Also the last shown location for AirPods is the last known, they don't independently report their GPS unless I'm mistaken so they may have been last tracked at the checkpoint and actually been picked up and carried off by someone. This seems particularly likely if she was wearing them up to that point, put them away, and then lost or had them stolen there or anywhere else in the airport. (Including as I did once myself eventually find them in my bag despite the last reported location being at the site of a meeting earlier in the day.)

 

 

 

Home airport MDW, frequent visitor to MCO to see the mouse.
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Re: Reporting a stolen item from luggage

New Arrival

I think that we should all get together and try to make this public because it’s very unfair that we fly with expensive items thinking that they will be safe once we arrive to our destination. If allowing their employees to steal is a thing then maybe they should start advertising something in regards to “ don’t pack your expensive items Because they could go missing .” It’s just unbelievable that they have security cameras all around the airport,/all over the airport, it’s very easy to go back and check footage and see who opens any luggage

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Re: Reporting a stolen item from luggage

Top Contributor

@SilviaC wrote:

It’s just unbelievable that they have security cameras all around the airport,/all over the airport, it’s very easy to go back and check footage and see who opens any luggage


I hope you realize Southwest does not manage security cameras at an airport. If you did file a police report you should be pestering the police to look at security footage. And anywhere a Southwest baggage handler might be, a baggage handler from any other airline operating at the airport could be. Again, just ruling out TSA because they claim to have done an "investigation" does not make Southwest guilty.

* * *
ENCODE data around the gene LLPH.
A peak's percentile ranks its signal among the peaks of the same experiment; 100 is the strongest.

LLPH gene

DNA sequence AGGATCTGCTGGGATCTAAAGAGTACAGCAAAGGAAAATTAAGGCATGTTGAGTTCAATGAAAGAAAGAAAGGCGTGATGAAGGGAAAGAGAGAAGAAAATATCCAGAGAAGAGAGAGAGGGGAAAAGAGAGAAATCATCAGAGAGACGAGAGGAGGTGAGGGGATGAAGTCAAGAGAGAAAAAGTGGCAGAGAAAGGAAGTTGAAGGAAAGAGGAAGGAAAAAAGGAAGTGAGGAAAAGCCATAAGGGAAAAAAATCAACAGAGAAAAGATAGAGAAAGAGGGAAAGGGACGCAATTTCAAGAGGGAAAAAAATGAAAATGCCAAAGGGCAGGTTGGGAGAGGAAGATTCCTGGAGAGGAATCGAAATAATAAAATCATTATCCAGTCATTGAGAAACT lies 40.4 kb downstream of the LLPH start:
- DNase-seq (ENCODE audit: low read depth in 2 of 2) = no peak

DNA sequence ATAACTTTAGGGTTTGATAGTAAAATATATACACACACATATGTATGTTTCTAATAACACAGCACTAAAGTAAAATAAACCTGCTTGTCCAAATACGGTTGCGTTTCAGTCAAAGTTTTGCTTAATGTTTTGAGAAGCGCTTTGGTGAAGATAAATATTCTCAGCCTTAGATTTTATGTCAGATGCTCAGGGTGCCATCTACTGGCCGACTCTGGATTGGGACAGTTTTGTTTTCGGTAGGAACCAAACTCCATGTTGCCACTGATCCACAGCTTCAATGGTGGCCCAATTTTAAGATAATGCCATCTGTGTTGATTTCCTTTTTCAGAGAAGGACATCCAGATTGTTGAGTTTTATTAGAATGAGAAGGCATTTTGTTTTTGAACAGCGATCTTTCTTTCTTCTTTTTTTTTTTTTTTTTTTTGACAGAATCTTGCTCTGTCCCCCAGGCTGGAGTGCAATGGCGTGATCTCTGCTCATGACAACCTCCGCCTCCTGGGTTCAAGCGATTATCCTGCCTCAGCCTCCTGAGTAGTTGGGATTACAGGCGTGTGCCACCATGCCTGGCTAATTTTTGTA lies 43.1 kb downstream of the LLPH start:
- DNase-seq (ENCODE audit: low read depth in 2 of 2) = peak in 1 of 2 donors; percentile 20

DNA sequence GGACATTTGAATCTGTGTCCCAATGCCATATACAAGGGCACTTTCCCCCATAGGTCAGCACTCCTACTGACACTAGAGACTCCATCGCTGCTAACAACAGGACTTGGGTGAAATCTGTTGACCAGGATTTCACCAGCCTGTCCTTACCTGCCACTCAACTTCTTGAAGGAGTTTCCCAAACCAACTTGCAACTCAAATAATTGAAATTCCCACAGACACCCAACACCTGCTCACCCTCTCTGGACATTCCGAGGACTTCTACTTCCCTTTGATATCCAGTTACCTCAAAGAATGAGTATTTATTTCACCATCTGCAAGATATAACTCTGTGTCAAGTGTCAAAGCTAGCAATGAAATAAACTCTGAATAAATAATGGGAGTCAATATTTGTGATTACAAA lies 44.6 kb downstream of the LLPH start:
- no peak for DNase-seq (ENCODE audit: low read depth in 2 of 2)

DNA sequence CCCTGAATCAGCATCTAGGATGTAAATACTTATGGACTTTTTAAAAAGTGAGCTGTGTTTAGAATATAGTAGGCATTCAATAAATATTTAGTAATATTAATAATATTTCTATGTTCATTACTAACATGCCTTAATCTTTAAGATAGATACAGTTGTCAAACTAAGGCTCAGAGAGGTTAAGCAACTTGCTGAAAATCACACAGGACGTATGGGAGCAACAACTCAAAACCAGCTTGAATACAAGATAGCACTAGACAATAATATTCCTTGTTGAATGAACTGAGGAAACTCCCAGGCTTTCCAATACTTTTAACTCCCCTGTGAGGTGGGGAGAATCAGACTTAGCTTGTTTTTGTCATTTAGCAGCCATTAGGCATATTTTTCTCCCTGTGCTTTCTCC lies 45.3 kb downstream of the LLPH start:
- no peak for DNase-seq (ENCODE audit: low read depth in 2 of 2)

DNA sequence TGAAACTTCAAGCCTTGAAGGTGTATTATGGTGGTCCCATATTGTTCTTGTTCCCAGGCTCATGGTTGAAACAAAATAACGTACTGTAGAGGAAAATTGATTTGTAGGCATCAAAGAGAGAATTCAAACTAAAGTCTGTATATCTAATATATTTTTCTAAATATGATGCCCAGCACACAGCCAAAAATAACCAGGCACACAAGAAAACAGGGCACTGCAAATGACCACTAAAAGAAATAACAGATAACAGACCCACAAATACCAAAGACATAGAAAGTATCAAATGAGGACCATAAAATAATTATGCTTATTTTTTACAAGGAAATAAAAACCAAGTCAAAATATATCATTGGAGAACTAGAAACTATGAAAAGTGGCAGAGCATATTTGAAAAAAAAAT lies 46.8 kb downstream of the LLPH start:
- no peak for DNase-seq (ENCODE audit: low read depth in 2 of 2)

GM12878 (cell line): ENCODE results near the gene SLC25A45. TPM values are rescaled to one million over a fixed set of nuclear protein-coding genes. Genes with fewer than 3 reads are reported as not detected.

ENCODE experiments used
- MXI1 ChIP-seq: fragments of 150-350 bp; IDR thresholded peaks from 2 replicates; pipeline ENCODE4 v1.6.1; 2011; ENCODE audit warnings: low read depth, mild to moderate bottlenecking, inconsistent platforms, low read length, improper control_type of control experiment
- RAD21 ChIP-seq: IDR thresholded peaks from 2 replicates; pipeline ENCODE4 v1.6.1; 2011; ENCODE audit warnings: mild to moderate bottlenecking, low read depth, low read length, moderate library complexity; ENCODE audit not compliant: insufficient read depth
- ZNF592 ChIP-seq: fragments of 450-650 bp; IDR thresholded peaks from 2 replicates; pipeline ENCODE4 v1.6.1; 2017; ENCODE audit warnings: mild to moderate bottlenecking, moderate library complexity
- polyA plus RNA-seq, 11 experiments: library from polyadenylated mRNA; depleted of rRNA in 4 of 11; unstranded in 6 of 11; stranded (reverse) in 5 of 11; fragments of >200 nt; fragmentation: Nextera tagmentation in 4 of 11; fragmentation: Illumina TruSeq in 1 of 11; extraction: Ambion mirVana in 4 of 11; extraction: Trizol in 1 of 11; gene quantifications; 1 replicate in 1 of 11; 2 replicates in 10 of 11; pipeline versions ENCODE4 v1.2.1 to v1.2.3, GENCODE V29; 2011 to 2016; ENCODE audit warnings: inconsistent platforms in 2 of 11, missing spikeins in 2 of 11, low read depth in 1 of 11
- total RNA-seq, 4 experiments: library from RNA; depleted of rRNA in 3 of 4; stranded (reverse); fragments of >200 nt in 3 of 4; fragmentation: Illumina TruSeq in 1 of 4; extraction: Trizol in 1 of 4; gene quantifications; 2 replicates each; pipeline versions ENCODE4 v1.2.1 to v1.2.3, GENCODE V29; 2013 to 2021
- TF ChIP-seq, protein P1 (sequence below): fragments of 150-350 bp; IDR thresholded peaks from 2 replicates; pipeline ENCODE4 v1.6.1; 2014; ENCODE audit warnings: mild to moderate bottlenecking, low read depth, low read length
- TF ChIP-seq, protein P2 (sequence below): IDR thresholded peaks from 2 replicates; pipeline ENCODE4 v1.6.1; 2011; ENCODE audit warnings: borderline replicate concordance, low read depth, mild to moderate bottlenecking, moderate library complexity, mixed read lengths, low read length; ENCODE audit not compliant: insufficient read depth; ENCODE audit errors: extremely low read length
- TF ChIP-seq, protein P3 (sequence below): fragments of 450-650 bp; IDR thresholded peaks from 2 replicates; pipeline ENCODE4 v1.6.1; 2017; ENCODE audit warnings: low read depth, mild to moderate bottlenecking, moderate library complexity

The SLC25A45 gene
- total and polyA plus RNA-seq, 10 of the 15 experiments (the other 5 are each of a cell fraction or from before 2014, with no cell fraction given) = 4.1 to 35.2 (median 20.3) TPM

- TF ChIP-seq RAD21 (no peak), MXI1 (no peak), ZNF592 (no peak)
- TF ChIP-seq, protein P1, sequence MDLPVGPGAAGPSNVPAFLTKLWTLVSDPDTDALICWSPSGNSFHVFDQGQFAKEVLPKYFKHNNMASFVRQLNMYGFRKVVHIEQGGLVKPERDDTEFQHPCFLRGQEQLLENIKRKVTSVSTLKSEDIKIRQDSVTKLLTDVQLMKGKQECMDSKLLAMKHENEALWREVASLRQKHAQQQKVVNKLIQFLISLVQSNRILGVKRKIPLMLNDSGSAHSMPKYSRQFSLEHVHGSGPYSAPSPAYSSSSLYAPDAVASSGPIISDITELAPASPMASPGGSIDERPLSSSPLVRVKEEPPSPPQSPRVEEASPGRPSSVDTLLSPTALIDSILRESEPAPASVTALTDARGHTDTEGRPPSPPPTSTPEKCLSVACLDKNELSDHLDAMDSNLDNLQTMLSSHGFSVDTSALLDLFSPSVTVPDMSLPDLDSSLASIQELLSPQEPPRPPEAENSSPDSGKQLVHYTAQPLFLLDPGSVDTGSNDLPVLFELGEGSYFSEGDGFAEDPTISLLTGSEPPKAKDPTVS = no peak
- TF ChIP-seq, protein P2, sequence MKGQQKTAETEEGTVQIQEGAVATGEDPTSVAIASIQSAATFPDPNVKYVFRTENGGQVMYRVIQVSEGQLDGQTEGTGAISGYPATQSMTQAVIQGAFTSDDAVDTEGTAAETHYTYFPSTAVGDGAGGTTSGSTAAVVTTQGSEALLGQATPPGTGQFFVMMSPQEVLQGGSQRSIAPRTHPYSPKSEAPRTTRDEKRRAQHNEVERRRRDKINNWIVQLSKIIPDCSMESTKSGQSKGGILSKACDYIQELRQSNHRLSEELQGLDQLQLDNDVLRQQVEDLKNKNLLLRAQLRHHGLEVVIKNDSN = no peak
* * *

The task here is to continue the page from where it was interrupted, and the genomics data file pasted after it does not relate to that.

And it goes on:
--TheMiddleSeat

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Re: Reporting a stolen item from luggage

Top Contributor

@SilviaC wrote:

I think that we should all get together and try to make this public because it’s very unfair that we fly with expensive items thinking that they will be safe once we arrive to our destination. If allowing their employees to steal is a thing then maybe they should start advertising something in regards to “ don’t pack your expensive items Because they could go missing .” It’s just unbelievable that they have security cameras all around the airport,/all over the airport, it’s very easy to go back and check footage and see who opens any luggage



@SilviaC 

 


Every seasoned traveller knows to not pack expensive stuff or stuff you must have in checked luggage.

 

Luggage gets lost, and things get stolen from passengers on every single airline. Most times when items are taken, it is impossible to tell who actually did the taking: departure airport employees, arrival airport employees, airline employees, or TSA employees. Stings been set up at airports where theft is prevalent, and at various times employees of all groups mentioned above have been caught.

 

Sorry, but that is the absolute truth of the matter.

 

Sorry that your stuff was taken.

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Re: Reporting a stolen item from luggage

Rising Star

Pro Tip: never put expensive items in checked bags, even 'locked' checked bags. Although this does beg the question what employee (could have been anyone with access to your bag at any point in the processs) has the time to notice your bag had a lock, unlock your bag without a key, go through your belongings and take the laptop? 

 

Checked bags can get searched by the TSA, and a locked bag might have prompted an automatic search regardless of what you had in it.

 

:edit:

 

I stand corrected, apparently TSA has a 'master key' where they can open nearly any lock without having to 'cut' the lock:

 

"Locks: TSA has been provided universal "master" keys under agreements with Safe Skies Luggage Locks and Travel Sentry so that certain branded locks may not have to be cut to inspect baggage. These locks are commercially available, and packaging on the locks should indicate they may be opened by TSA officers. TSA has no position on the validity or effectiveness of these product as a security measure and will be forced to remove these products if necessary during the inspection."

 

So that answers that.

 

Source: https://www.tsa.gov/travel/security-screening  

 

--Jessica